HypOnFjordFish is a multidisciplinary research project that uses West Norwegian fjords as natural infrastructure to generate new knowledge on the effects of hypoxia on mesopelagic and demersal fish communities. Such information is needed to sustainably manage marine resources, and to select optimal coastal and fjord sites for fish farming. Fish farming represents one of Norway’s largest, and most successful industries.
Deoxygenation linked to ocean warming is a large and growing concern worldwide. Loss of oxygen has been observed in the open ocean, in coastal waters, enclosed seas and fjords. In coastal areas, excess nutrient inputs, including from fish farms, can exacerbate climate change-driven deoxygenation. More information is needed on how oxygen loss affects marine ecosystems. HypOnFjordFish aims to improve our understanding of the effects of hypoxia on fish physiology, growth, behaviour, and community ecology.
While studying these questions in open oceanic ecosystems can be challenging, West Norwegian fjords offer unique semi-enclosed systems. Fjords differ in their state of oxygenation due to differences in their bottom topography and sill depths. As such, their gradients of hypoxia are tractable for study and provide natural parallels with open ocean gradients. Each fjord contains an ecosystem with many physical and biological processes similar and relevant to those of large oceanic ecosystems.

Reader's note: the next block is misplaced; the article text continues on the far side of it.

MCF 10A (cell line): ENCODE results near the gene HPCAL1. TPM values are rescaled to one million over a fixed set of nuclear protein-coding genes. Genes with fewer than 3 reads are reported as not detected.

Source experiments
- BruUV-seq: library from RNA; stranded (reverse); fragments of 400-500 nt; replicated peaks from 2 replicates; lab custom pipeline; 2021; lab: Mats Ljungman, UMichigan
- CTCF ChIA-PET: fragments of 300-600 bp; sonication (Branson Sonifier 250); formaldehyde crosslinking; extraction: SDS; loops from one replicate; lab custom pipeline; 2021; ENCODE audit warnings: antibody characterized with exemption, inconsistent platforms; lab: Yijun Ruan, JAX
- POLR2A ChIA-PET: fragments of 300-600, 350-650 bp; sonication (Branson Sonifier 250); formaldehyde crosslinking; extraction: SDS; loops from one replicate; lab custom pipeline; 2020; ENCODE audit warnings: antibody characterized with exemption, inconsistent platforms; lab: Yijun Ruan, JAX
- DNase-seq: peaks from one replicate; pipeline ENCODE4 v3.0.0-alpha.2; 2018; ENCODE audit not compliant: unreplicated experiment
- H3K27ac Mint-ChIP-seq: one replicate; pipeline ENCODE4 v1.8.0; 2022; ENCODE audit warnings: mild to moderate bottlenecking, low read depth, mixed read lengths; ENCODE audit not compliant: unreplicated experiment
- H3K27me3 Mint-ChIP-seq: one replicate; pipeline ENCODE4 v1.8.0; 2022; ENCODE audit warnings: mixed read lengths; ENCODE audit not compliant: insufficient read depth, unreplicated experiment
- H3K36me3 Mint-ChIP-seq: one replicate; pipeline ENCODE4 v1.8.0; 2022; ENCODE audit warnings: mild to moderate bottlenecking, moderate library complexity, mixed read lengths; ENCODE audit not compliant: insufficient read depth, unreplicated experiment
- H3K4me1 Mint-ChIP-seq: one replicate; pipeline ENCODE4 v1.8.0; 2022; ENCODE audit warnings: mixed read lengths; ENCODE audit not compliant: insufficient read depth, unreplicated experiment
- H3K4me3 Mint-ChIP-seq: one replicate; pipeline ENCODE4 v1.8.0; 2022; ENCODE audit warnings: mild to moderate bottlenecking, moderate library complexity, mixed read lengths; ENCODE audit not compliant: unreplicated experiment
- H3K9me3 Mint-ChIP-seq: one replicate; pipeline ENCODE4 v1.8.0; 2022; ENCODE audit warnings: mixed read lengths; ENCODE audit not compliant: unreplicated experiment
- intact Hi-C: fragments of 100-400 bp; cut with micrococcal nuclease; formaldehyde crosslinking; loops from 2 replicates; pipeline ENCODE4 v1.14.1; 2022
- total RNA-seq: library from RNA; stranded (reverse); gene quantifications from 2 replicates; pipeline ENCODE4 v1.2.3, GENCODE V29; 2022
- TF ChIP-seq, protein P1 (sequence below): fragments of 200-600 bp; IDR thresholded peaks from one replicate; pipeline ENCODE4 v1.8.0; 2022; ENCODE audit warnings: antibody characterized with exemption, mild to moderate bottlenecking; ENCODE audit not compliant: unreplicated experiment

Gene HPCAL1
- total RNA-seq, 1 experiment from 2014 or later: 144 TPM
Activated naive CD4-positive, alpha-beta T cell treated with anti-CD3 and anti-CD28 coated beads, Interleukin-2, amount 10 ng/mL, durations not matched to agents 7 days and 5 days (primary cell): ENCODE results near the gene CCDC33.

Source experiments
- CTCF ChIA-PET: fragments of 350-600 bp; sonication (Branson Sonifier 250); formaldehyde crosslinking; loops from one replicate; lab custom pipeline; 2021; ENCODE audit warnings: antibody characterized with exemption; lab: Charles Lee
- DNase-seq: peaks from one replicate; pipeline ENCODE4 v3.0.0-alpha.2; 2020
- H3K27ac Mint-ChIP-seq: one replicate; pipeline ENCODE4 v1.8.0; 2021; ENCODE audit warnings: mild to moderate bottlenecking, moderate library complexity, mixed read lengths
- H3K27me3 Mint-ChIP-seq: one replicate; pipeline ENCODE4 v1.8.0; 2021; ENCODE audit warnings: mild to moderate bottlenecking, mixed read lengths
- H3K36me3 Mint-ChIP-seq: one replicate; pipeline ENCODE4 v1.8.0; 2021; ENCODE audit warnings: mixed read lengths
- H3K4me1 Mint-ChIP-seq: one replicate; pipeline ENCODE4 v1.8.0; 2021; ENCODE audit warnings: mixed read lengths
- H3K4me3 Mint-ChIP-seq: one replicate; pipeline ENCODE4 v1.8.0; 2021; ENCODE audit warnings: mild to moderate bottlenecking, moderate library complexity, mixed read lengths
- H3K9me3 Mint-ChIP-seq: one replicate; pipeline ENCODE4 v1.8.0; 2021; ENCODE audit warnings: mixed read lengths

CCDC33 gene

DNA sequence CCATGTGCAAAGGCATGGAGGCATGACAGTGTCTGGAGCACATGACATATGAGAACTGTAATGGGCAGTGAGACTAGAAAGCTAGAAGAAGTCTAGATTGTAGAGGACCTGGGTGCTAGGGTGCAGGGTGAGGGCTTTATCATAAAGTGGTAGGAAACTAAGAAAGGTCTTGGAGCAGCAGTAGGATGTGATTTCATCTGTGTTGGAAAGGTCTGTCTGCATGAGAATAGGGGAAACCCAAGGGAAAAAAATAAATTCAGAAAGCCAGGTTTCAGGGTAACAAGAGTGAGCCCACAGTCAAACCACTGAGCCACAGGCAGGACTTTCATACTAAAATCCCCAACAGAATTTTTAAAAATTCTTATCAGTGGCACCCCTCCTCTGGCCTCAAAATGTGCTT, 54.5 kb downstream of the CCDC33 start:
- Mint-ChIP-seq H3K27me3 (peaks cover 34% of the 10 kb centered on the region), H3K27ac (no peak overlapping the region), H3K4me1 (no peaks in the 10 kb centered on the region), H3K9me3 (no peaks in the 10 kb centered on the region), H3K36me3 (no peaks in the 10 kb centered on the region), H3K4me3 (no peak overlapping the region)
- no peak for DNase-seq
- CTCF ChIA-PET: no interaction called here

HypOnFjordFish focuses on several fjords with different states of oxygenation. One site, Masfjorden, has repeatedly been sampled over the years, and it is documented that this fjord turned hypoxic in 2016. We have unique data from before and after 2016, enabling study of deoxygenation effects on this well-documented ecosystem. Masfjorden will serve as a comparison with other fjords, including Fensfjorden (well oxygenated), Osterfjorden (intermediate oxygen depletion), and Sørfjorden (concern of becoming hypoxic).
HypOnFjordFish will employ innovative and multidisciplinary research techniques. In addition to the use of acoustics and multiple net-based sampling methods, we will use advanced technology to examine if trace-element deposition in ear stones from a long-lived deep-water fish provide information about previous periods of low oxygen levels in the fjords. We will also attempt to establish lab populations for two mesopelagic species for studies of physiology and growth.
On this website we will share our progress and findings with the broader scientific community and public audience. HypOnFjordFish is led by researchers at the University of Bergen, and involves an international team of collaborators. Funding is provided through a research grant from the Research Council of Norway.